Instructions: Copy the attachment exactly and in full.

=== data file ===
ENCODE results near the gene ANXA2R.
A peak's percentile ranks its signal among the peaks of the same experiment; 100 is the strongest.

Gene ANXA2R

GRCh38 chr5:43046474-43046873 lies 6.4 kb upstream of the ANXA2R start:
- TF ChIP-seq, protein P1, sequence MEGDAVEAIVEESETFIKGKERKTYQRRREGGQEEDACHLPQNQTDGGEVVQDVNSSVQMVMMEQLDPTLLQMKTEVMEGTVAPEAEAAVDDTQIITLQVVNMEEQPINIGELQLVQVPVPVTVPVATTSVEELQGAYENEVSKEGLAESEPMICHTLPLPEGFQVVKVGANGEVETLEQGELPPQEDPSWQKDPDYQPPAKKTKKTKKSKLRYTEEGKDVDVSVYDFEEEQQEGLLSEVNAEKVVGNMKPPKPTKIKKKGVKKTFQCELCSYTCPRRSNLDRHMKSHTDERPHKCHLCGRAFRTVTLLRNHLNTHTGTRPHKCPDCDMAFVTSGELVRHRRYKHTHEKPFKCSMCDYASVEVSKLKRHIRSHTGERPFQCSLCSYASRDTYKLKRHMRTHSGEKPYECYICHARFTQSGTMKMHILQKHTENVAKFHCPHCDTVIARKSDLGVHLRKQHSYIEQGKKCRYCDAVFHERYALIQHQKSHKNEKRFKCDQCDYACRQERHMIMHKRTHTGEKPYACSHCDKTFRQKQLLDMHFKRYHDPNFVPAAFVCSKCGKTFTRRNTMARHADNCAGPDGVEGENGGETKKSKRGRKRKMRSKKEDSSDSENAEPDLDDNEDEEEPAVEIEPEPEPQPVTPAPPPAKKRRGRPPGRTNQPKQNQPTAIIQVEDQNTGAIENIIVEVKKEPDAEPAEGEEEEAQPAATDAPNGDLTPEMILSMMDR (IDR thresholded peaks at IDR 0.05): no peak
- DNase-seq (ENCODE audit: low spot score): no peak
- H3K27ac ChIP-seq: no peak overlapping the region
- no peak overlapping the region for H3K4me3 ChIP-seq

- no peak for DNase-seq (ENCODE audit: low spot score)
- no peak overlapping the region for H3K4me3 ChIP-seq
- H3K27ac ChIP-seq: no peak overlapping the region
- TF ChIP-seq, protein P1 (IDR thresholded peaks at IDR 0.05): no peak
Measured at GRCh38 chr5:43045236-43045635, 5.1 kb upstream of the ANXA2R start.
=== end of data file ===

ENCODE results near the gene ANXA2R.
A peak's percentile ranks its signal among the peaks of the same experiment; 100 is the strongest.

Gene ANXA2R

GRCh38 chr5:43046474-43046873 lies 6.4 kb upstream of the ANXA2R start:
- TF ChIP-seq, protein P1, sequence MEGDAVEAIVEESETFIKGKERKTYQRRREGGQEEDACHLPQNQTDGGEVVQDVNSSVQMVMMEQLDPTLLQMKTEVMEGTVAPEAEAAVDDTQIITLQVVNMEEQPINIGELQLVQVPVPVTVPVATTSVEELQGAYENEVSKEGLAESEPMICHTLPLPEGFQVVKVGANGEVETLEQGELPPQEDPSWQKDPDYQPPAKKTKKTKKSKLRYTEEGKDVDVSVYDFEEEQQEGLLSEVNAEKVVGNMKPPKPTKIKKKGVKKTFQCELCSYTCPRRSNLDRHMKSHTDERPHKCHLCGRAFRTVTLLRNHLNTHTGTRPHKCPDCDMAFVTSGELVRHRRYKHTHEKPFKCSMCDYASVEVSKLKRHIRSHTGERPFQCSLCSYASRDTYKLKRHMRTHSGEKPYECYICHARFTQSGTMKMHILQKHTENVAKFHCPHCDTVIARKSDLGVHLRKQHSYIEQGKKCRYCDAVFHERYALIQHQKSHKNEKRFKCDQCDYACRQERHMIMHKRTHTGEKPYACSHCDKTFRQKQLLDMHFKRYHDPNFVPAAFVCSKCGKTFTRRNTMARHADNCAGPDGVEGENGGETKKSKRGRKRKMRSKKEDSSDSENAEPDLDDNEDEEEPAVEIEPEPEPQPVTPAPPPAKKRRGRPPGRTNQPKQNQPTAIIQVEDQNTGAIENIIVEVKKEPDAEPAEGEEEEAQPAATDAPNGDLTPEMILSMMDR (IDR thresholded peaks at IDR 0.05): no peak
- DNase-seq (ENCODE audit: low spot score): no peak
- H3K27ac ChIP-seq: no peak overlapping the region
- no peak overlapping the region for H3K4me3 ChIP-seq

- no peak for DNase-seq (ENCODE audit: low spot score)
- no peak overlapping the region for H3K4me3 ChIP-seq
- H3K27ac ChIP-seq: no peak overlapping the region
- TF ChIP-seq, protein P1 (IDR thresholded peaks at IDR 0.05): no peak
Measured at GRCh38 chr5:43045236-43045635, 5.1 kb upstream of the ANXA2R start.